Should you fuel up on fat to perform better?

In recent years, several athletes and scientists have questioned a well-established dogma surrounding the importance of maintaining a high-carbohydrate diet for endurance athletes. But is any of this actually true? Is it true that it would be preferable for endurance athletes to rather focus on a high-fat diet, at the expense of carbohydrates, to enhance performance? Is it possible to bring about certain metabolic adaptations by depriving our body of carbohydrates for a certain period? Although conclusive evidence to that effect does exist concerning ultra-endurance athletes, carbohydrates remain to this day the fuel of choice for the vast majority of athletes.



Taking stock of the situation


It is now well established that, during physical activity, our body uses its carbohydrate reserves as the priority energy source. However, these reserves are limited and run out after 60 to 90 minutes of sustained effort. This is why it is recommended for high-performance athletes participating in endurance events to consume an external source of carbohydrates, such as gels or sports drinks, in order to avoid running out of fuel, thereby hitting the wall during a race.

The body still uses low levels of its fat reserves as a source of energy. Some researchers have thus speculated that high-performance athletes participating in ultra-endurance events (i.e., at a VO2 intensity of 70% and less over a very long period) would benefit from developing their capacity to oxidize their fat reserves in order to take advantage of this energy potential. That way, the intake of external sources of carbohydrates would no longer be a factor limiting the endurance ability of athletes as the body would be better adapted to dip into its fat reserves for a sustained effort.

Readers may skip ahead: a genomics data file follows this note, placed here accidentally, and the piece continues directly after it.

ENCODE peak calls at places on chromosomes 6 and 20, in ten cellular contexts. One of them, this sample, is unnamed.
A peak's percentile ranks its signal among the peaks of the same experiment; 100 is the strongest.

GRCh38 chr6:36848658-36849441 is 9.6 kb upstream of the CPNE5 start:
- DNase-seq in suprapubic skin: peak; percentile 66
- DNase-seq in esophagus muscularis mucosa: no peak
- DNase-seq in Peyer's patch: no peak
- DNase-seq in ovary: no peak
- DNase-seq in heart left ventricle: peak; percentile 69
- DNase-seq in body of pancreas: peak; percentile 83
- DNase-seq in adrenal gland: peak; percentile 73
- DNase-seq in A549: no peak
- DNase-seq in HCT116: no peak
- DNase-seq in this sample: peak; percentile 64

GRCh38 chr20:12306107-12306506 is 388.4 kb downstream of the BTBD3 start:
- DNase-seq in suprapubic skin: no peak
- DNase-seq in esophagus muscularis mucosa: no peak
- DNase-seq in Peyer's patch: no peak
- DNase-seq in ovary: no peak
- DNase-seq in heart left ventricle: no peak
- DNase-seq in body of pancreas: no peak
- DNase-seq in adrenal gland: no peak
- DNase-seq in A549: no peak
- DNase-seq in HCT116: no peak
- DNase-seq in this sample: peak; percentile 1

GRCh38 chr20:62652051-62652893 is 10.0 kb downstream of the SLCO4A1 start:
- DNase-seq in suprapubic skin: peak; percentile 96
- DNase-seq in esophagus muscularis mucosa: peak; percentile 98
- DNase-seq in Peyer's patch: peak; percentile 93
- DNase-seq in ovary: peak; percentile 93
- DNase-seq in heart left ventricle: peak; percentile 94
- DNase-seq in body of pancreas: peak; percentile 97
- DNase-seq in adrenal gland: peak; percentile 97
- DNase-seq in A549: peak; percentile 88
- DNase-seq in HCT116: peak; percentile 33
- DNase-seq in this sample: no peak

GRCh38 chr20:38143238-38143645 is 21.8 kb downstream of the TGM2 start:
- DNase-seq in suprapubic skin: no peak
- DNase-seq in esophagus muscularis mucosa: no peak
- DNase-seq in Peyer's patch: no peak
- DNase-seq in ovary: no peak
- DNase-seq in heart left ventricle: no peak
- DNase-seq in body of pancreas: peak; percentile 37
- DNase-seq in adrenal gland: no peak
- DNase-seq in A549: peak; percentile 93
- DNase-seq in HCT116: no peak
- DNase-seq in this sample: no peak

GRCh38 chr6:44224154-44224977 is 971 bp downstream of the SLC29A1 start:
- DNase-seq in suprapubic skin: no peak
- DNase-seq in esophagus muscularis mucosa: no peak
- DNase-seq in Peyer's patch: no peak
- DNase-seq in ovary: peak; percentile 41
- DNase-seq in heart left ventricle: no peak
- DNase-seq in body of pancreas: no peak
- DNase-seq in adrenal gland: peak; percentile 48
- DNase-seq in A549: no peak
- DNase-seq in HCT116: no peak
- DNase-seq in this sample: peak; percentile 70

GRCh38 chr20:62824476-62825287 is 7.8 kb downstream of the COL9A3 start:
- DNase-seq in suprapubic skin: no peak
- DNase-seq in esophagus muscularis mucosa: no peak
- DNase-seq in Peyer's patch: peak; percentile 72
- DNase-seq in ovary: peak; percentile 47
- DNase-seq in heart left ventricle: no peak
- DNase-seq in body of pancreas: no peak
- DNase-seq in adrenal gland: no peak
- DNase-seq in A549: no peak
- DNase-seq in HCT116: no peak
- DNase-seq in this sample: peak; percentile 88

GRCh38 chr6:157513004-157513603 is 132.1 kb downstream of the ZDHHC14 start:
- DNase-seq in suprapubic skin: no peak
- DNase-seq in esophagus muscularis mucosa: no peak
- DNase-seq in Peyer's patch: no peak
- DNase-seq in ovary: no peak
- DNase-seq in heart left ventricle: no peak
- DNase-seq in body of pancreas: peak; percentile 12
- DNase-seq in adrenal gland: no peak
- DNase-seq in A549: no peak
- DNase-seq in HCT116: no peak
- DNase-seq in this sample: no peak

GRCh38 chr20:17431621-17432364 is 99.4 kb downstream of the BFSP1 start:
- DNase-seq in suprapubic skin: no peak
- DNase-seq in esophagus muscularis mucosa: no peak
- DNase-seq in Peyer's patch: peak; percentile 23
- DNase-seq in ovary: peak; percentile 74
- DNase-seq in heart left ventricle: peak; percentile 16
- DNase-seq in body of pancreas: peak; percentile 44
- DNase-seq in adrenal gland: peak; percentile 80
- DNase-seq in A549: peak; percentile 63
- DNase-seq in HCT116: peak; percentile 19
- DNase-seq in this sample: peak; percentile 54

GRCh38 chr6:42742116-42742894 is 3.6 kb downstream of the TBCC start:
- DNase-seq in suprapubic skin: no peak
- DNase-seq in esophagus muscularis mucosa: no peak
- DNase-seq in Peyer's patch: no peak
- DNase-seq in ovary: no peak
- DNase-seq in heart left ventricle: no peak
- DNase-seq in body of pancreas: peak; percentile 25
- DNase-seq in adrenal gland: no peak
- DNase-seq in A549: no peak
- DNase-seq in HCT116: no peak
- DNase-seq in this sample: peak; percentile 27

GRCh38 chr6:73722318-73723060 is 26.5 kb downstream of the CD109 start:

And in practice?


First of all, it is important to know that in order to adapt, it is essential to prepare your body to perform under these conditions. A low-carbohydrate diet must therefore be followed during several months prior to your event, which can be somewhat burdensome in everyday life. Furthermore, your training intensity must be very low since the physiological adaptation to the use of fat as an energy source impairs the ability to provide high-intensity effort. It is therefore quite possible that you will have to walk up a hill rather than tearing it up!

Trying to combine a sustained training program with inadequate carbohydrate intakes over a long period has been associated with disrupted immune functions, lower intensity during training and reduced ability to assimilate and use external sources of carbohydrates during a race. Consequently, it is not advisable to opt for this strategy if you wish to train at a high level of intensity.

Nevertheless, low-carbohydrate diets have shown some benefits in ultra-endurance athletes since they run for several hours at a very low level of intensity. Namely, a number of studies have also documented a decrease in such problems as mental confusion and gastrointestinal disorders, as well as faster recovery after an event. Some athletes have also reported an improvement in their performance. However, the number of athletes who have opted for this diet remains low compared to the number of athletes who thrive using carbohydrates.

According to current evidence, although it seems that individuals who follow a low-carbohydrate diet in conjunction with a high-fat diet do become more efficient at oxidizing lipids, it is believed that there is no clear benefit on final performance compared to a diet providing a satisfactory amount of carbohydrates. In fact, in the best-case scenario, a low-carbohydrate diet seems to help maintain the ability to perform during submaximal endurance events in the same way as would a high-carbohydrate diet.



How can a low carbohydrate diet be useful to me? 


Choosing to follow a low-carbohydrate diet in order to force your body to use its fat reserves could be beneficial for a very small number of athletes who participate in very long endurance events that do not require intense effort and during which frequent consumption of carbohydrates can be difficult, either because of significant gastrointestinal problems or because access to such products is limited during a race.

For most athletes, a diet adapted to a satisfactory amount of carbohydrates is still the best option. But be careful, though! This does not mean that you need to follow a high-carbohydrate diet 365 days a year. You’ll still need to model your diet based on your training


Isabelle Morin

The Running Clinic Nutritionist